I read a lot online during my daily commutes and yes the occasional listicle is valuable. Heck, I even write them myself! But I increasingly find myself rolling my eyes – one of my superpowers if you ask my husband and kids – when I come across listicles and see how flimsy some of them are.
I know I’m probably guilty of the same, especially when I blog on the fly and can’t ground myself long enough to write a proper piece. As I write more and more, I do find it difficult at times to keep the flow going, and it frustrates me.
Which is why I need to remind myself to practice what I preach.
Right now, I am sitting here at the INSEAD business school library, preparing for my talk tonight on the neuroscience of mindfulness as it applies to leadership and performance. And all I can think about is how I can’t find the words for this article (which was supposed to be about curiosity in career transitions). Ironic, yes? It’s not lost on me.
So, to add more irony, here is a list (hahaha) of how to bring more mindfulness to situations where you feel distracted, stuck, or just inundated and unfocused… these are feelings that are super common as a Career Adventurist, believe me!
1. Calmness of body and mind
Most of us are not Ice Man Wim Hof who can control his breath, heartbeat, body temperature etc. Most of our autonomic body functions are unconscious, but breath is something we can consciously modify. This then impacts how we feel, think and act. Not only does it give us more oxygen to function better overall, intentional breathing also calms the part of the brain that moderates emotions.
Haha! See, I did some breathing and now I’m almost back on track with my original topic!
When you feel stuck, lost or some minor despair, go to Step 1, breathe, and then explore Step 2: become curious and ask yourself the most irritating question possible (when you’re in a highly emotional state): “What can I learn from this?”
One thing I tell most of the clients I coach is that there is power in questions – and in this case there are good questions, as well as stupid questions.
A stupid question puts you on the back foot – it forces you back into your “logical” headspace which usually results in two outputs: self-blame or self-justification. Often “why” questions do this, as the person who is asked this will automatically look for reasons to justify him or herself (and then feel bad about it, if applicable).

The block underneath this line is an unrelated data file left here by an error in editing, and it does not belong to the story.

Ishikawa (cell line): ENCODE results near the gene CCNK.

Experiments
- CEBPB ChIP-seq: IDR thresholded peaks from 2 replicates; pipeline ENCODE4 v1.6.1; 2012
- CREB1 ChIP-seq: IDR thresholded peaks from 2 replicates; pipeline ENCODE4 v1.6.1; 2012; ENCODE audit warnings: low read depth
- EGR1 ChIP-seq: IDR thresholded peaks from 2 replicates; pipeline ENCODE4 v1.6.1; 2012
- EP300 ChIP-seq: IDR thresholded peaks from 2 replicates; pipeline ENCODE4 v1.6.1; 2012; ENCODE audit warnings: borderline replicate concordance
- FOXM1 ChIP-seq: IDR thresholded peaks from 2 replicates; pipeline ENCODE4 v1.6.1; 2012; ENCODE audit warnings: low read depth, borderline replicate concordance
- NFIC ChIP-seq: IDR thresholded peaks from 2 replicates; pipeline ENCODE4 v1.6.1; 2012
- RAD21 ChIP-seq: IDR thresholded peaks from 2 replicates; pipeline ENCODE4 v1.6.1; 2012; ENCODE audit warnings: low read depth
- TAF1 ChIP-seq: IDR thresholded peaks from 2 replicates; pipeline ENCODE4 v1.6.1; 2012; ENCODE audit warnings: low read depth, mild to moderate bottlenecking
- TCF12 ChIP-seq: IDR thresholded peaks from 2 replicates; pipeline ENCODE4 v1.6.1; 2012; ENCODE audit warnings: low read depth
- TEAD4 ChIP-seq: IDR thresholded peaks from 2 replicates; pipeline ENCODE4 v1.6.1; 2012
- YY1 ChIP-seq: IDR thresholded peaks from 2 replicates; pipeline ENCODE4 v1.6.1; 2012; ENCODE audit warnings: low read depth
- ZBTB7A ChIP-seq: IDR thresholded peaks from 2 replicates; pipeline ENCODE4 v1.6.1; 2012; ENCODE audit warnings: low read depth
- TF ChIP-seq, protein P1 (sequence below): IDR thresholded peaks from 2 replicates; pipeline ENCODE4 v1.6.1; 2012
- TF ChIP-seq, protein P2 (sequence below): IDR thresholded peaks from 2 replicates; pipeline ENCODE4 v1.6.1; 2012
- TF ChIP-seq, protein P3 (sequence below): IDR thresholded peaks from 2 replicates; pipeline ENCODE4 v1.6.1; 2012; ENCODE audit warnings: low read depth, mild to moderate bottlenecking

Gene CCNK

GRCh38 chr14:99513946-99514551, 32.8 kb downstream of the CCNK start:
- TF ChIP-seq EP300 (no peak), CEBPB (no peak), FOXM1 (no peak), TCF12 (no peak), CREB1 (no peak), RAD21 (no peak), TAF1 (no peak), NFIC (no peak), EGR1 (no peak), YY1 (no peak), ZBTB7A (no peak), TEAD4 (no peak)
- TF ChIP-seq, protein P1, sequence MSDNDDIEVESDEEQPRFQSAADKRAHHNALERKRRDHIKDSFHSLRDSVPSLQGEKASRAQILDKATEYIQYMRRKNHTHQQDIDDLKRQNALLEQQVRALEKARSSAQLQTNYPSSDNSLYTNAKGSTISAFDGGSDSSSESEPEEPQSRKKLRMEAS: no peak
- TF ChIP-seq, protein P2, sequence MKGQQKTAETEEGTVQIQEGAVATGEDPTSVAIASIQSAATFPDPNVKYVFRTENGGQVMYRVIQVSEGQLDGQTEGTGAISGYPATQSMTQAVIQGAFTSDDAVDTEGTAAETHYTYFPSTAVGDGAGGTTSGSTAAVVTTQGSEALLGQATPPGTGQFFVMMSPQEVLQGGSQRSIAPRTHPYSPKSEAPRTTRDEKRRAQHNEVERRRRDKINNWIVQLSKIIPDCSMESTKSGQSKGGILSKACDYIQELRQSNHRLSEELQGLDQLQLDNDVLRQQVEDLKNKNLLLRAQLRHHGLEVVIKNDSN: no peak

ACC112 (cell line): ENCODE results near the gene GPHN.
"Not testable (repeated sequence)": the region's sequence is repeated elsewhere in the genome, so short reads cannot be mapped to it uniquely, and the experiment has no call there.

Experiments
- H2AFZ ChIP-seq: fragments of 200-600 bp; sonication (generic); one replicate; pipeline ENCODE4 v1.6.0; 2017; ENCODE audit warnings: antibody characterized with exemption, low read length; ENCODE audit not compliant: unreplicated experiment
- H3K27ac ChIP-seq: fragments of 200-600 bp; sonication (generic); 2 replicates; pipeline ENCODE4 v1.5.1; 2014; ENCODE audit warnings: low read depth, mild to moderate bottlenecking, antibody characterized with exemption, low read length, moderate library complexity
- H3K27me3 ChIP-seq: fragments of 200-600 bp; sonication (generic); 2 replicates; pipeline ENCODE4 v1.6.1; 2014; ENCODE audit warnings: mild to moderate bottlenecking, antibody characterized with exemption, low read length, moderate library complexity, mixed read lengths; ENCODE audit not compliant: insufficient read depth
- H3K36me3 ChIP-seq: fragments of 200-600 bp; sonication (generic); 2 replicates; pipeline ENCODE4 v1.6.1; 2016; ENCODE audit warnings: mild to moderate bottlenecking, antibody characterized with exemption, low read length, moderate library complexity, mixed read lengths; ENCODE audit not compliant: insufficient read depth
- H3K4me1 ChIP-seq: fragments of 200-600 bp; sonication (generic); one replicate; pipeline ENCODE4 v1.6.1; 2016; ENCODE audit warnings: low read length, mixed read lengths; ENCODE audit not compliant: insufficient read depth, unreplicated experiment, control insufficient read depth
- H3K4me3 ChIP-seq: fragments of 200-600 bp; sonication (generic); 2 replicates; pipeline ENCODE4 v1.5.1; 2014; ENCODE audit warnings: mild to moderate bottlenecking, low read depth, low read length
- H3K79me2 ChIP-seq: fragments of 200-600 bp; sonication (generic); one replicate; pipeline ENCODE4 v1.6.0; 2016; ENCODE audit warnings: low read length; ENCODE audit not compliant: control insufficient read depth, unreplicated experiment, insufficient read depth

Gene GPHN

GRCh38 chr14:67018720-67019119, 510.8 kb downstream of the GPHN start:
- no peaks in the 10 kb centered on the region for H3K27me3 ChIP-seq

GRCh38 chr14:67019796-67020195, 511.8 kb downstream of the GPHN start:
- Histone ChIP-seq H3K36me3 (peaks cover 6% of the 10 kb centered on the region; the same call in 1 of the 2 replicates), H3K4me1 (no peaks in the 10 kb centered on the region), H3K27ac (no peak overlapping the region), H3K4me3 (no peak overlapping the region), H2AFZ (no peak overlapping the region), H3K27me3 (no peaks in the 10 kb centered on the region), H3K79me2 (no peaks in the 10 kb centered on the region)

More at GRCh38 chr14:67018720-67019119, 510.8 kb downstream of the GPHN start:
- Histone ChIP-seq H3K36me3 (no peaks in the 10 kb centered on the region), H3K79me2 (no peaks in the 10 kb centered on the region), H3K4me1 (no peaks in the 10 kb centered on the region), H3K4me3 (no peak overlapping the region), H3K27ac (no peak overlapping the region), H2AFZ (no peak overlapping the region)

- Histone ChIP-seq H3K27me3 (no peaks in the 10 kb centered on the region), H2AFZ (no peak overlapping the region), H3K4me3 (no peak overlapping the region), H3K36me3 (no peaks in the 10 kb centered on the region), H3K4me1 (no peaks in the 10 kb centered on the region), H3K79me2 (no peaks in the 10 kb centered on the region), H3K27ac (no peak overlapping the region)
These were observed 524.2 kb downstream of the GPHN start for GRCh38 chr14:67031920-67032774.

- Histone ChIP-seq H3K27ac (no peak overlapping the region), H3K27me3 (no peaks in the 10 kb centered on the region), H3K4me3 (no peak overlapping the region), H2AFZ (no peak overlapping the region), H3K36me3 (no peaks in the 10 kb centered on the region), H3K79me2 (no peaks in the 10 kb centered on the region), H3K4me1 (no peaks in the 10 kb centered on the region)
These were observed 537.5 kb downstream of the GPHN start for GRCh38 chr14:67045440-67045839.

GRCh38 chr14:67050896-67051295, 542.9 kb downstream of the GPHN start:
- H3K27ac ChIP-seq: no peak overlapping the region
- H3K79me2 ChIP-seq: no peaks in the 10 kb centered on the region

By “why” questions, I don’t mean it in the sense of Simon Sinek’s “What’s Your Why” – which is also very powerful. But more along the lines of “Why did I decide to do this?”, “Why didn’t I listen to so-and-so?” or “Why did I listen to that $#@** so-and-so?”
A more powerful question is one that opens up the possibility of solutions. Open-ended questions beginning with “How”, “What”, “Where” usually lead to a more broad exploration of answers and can create forward momentum.
As a personal example, when I decided to leave Amex in 2013, and go back to Skin Inc Global, the skincare then-start-up that I had left in 2010, a lot of people asked me “why”. I had reasons and justifications galore, as well as blame aplenty. My Push and Pull reasons were glorious. My husband, however, asked me “What” and “How” questions.
“What is your larger purpose, and how does this move fit in?”
“What are you running away from, and does this serve you?”
If I had been honest with myself, the answers to those questions would have told me that the move was probably not the best decision at the time. Plus I have a 25-year history of ignoring my husband’s well-meaning advice and coaching.
I didn’t breathe enough, and my emotional state fuelled my decision to move. I had a wonderful time at Skin Inc and still freelance with the team on occasion. However, it was not sustainable for me to go back into a fast-growing startup at a time when family commitments had to take priority. It almost decimated our family life.
If I had been more in tune with my emotional state, and really got curious as to why I was considering the career move, things may have turned out differently. No regrets, just 20-20 hindsight, which leads me to Point 3.
Once you get curious, you need to then get clear. That’s the lynchpin that keeps you moving forward. As I mentioned in my piece on Identity last week, once you have clarity, it serves as a guidepost and cheerleader in times like this. While in my writer’s block funk, having clarity around my purpose and Career Adventurist Identity of being a Catalyst for Conscious Clarity was firmly at the back of my mind, which kept me thinking about what else I could write about that would add some value to my fellow seekers.
Finally, conviction – which would have been the third of my 3Cs in my original article. Having the conviction to keep going and allowing myself to lapse, and get back into the groove again. That’s self-care.
So, despite the fact that I started off this piece complaining about listicles – they have their place 🙂 and I hope you enjoyed this one.
Keep on Adventuring!
This post was originally published on Avalyn’s blog: https://www.avalynlim.com/
Avalyn Lim is an executive coach on the MBA, EMBA and Executive Education programs at INSEAD. She runs a coaching practice as well as a blog – careeradventurist.com – on managing portfolio careers, career transitions and identity in the workplace. With 20 years of corporate and start-up experience across multiple industries, she has held senior roles in branding, business development, e-commerce and B2B partnerships, without formally applying for a job. Avalyn graduated with a law degree from the National University of Singapore and is an alumna of the Tsinghua-INSEAD Executive MBA program.